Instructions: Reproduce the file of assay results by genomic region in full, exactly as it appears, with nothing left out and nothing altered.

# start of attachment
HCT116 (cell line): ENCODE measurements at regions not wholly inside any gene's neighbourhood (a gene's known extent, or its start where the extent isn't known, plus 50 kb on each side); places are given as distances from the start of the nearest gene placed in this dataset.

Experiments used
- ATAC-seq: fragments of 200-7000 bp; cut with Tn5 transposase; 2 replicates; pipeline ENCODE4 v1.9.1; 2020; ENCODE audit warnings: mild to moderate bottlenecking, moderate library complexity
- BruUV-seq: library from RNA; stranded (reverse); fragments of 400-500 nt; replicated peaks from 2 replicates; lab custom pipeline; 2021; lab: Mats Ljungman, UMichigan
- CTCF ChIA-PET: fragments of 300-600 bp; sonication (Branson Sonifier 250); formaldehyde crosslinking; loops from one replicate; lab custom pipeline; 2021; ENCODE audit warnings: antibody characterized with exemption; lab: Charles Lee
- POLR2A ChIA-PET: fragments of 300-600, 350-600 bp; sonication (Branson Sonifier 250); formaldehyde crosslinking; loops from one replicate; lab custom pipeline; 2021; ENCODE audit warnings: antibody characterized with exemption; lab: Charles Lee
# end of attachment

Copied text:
HCT116 (cell line): ENCODE measurements at regions not wholly inside any gene's neighbourhood (a gene's known extent, or its start where the extent isn't known, plus 50 kb on each side); places are given as distances from the start of the nearest gene placed in this dataset.

Experiments used
- ATAC-seq: fragments of 200-7000 bp; cut with Tn5 transposase; 2 replicates; pipeline ENCODE4 v1.9.1; 2020; ENCODE audit warnings: mild to moderate bottlenecking, moderate library complexity
- BruUV-seq: library from RNA; stranded (reverse); fragments of 400-500 nt; replicated peaks from 2 replicates; lab custom pipeline; 2021; lab: Mats Ljungman, UMichigan
- CTCF ChIA-PET: fragments of 300-600 bp; sonication (Branson Sonifier 250); formaldehyde crosslinking; loops from one replicate; lab custom pipeline; 2021; ENCODE audit warnings: antibody characterized with exemption; lab: Charles Lee
- POLR2A ChIA-PET: fragments of 300-600, 350-600 bp; sonication (Branson Sonifier 250); formaldehyde crosslinking; loops from one replicate; lab custom pipeline; 2021; ENCODE audit warnings: antibody characterized with exemption; lab: Charles Lee